Last summer I wrote a pair of blog entries about the use of quantum phenomena in cryptography. First, defensive use to protect your confidentiality, using QKD or Quantum Key Distribution to securely communicate the long binary key stream needed for a One-Time Pad or OTP, the only perfectly secure system (if you are extremely careful). And a year before that I explained how quantum effects can give us that truly random key stream.
The second item last summer looked at the opposite side, the possibility of breaking asymmetric ciphers with quantum computers.
All this is beyond the scope of Learning Tree’s System and Network Security Introduction course, but that course provides a good background for this area. Let’s look ahead.
What’s new on both sides of quantum physics in cryptography?
On the defensive side, a new paper just appeared in Nature, “Practical quantum key distribution protocol without monitoring signal disturbance” (22 May 2014, pages 475-478). QKD is becoming more practical.
Moving to the offensive side, breaking ciphers by solving what currently are impractically difficult math problems, work continues incrementally.
The state of the art in quantum discovery of the prime factors of numbers, what would be needed to defeat RSA, seems to still stand at 143. Not a 143-digit number, or an attack using 143 qubits, but finding the factors of the 3-digit number 143. (Spoiler alert: The answer is 11×13)
Perhaps more significantly, there is still debate over the technology involved in solving that relatively trivial problem — is it truly quantum computing, or is it a simulation of quantum computing?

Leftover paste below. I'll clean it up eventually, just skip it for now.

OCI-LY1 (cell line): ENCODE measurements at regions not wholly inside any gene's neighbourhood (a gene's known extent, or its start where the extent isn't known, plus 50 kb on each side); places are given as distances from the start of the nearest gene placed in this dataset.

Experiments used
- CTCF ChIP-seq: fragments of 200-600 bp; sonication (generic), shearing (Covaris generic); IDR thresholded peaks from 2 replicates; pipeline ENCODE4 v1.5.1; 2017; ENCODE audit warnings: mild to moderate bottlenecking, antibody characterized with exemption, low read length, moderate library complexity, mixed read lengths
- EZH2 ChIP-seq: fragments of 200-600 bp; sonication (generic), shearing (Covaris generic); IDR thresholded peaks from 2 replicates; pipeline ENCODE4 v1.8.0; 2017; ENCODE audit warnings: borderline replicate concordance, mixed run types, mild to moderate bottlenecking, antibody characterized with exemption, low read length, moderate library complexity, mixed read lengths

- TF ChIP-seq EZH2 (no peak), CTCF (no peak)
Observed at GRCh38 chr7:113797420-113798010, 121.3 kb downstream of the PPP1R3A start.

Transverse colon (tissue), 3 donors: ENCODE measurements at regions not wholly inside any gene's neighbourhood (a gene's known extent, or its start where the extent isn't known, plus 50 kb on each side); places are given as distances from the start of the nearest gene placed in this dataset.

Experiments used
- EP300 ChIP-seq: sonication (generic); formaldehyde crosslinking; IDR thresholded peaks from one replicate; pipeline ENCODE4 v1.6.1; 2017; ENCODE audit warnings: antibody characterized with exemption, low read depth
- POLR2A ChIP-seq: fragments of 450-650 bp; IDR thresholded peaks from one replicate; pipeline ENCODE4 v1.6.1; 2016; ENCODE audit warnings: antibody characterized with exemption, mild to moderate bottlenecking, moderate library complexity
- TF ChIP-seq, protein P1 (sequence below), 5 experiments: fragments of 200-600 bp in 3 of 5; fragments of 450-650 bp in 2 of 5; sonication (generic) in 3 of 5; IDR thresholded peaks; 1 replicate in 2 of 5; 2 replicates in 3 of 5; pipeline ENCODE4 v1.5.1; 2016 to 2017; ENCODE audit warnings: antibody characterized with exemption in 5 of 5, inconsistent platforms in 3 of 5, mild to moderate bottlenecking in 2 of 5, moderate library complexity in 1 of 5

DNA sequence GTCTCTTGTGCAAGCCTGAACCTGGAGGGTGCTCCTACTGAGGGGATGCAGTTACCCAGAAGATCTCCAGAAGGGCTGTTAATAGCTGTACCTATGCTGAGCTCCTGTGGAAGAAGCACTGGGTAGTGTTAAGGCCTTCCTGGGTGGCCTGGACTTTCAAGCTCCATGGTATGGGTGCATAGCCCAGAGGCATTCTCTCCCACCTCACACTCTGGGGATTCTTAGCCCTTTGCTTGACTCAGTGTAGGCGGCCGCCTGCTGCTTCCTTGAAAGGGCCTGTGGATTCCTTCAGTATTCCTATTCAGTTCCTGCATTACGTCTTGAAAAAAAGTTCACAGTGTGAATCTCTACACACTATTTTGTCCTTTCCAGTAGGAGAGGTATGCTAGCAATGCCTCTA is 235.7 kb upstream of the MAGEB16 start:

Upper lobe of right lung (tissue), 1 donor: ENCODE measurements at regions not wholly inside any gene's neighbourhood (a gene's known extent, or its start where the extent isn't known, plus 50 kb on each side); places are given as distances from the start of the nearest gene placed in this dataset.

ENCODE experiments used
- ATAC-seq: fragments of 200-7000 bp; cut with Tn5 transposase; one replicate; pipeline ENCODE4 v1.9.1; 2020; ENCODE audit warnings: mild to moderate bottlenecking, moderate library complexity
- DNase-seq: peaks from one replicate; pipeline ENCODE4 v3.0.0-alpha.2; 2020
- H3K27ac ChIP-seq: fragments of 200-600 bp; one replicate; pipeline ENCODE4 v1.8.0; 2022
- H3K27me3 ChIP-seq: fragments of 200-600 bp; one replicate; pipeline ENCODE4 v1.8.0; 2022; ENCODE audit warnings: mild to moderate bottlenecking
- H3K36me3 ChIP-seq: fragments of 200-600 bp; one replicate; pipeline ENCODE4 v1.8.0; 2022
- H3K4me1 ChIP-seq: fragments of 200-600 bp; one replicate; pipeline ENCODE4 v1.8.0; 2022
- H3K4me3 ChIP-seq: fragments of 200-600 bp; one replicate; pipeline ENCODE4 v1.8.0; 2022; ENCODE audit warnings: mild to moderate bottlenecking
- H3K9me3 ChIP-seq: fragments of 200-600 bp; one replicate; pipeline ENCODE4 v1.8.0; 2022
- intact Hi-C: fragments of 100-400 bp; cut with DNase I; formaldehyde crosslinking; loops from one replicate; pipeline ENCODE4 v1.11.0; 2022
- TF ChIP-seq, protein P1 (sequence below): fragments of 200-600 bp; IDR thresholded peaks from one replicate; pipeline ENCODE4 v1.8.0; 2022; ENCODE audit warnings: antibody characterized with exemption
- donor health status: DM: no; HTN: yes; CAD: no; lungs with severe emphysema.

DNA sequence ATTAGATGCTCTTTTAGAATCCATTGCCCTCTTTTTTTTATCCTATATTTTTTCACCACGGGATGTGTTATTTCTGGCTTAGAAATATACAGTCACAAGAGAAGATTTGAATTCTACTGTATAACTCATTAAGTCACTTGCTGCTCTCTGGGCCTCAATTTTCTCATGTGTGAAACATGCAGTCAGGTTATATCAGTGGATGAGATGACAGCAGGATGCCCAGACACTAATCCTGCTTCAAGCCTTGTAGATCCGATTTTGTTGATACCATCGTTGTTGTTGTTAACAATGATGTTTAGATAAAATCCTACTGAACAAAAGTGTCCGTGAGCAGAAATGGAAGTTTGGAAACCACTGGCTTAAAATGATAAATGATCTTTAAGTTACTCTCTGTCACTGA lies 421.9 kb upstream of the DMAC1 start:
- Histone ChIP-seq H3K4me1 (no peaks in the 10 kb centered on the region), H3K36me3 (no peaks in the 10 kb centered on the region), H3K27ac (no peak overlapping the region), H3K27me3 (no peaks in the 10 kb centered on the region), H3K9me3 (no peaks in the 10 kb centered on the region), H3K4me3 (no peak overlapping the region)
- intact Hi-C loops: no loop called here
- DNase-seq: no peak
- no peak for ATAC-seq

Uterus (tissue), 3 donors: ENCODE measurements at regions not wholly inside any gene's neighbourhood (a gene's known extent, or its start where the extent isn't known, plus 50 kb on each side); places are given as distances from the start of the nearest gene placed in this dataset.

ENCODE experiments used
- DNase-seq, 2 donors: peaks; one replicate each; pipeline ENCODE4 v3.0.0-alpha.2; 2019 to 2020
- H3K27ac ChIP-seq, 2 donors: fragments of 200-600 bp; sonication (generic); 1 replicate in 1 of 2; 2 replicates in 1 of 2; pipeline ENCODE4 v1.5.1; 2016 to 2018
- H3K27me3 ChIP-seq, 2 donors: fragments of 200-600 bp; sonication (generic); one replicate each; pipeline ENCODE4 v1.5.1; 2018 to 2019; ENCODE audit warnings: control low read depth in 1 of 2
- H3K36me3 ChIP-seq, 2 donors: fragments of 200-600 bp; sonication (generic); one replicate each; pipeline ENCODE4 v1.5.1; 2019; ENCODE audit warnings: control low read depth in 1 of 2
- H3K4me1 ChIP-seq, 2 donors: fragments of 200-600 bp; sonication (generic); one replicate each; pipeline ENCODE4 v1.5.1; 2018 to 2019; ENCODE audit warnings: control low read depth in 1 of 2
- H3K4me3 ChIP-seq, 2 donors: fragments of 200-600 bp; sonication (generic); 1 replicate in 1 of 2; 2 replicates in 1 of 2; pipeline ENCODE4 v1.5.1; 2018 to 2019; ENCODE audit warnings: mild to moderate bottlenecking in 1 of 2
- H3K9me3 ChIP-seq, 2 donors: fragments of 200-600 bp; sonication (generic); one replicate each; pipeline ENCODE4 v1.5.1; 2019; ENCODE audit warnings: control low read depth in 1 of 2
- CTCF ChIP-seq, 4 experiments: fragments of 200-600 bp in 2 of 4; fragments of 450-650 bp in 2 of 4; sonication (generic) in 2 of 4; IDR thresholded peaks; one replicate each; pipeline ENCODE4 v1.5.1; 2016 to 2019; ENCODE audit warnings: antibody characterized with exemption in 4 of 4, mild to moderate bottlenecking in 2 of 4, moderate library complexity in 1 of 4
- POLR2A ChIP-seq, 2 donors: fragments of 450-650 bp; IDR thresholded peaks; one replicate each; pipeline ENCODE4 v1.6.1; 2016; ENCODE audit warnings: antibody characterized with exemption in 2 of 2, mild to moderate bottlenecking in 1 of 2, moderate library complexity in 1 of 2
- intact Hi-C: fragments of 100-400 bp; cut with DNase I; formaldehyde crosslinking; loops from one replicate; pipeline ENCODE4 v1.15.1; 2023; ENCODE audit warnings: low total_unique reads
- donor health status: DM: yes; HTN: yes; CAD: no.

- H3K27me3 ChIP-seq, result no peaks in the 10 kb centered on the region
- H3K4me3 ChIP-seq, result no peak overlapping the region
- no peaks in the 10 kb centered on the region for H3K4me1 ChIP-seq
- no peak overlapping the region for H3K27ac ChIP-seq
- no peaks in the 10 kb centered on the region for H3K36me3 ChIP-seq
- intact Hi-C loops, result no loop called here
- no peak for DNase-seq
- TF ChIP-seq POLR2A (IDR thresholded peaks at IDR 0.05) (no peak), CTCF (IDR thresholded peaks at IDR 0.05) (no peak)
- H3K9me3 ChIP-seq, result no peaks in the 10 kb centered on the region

Adiabatic computing is also used by D-Wave’s system, and a controversy continues there as to whether it is really computing in a quantum fashion. Scott Aaronson, a quantum physicist at MIT, strongly questions whether either of these systems are really quantum computers.
Right now we have known quantum algorithms including Shor’s Algorithm and Grover’s Algorithm, but we don’t have a quantum computer of any meaningful size that can run them. And we have multiple systems claiming to be quantum computers but they use annealing or adiabatic methods for which there’s no agreement on their true quantum nature.
Even when someone builds a system that is recognized as a quantum computer, it is not of useful size. To attack currently used asymmetric ciphers, researchers at the University of Waterloo have shown that it would take about 4096 qubits to break 2048-bit RSA, and 1300 to 1600 qubits to break equivalently strong 224-bit ECC. Compare this to the handful of qubits in current implementations.
Researchers at the University of Bristol are working on 6-qubit and 8-qubit systems, and looking ahead to when they have a quantum computer and need someone to program it.
They have placed a simulator on line, allowing anyone to experiment with quantum programming. If you become competent on that simulation, you can apply to run your program on their real (but limited) quantum system.
The most recent development is Google’s Quantum Computing Playground. It is a browser-based WebGL Chrome Experiment which can “simulate quantum registers of up to 22 qubits, run Grover’s and Shor’s algorithms, and has a variety of quantum gates built into the scripting language itself.” An experiment applying Shor’s algorithm is described here.
So, small steps continue. I’m keeping an eye on this, but I’m not worried about a breakthrough changing all of cybersecurity tomorrow.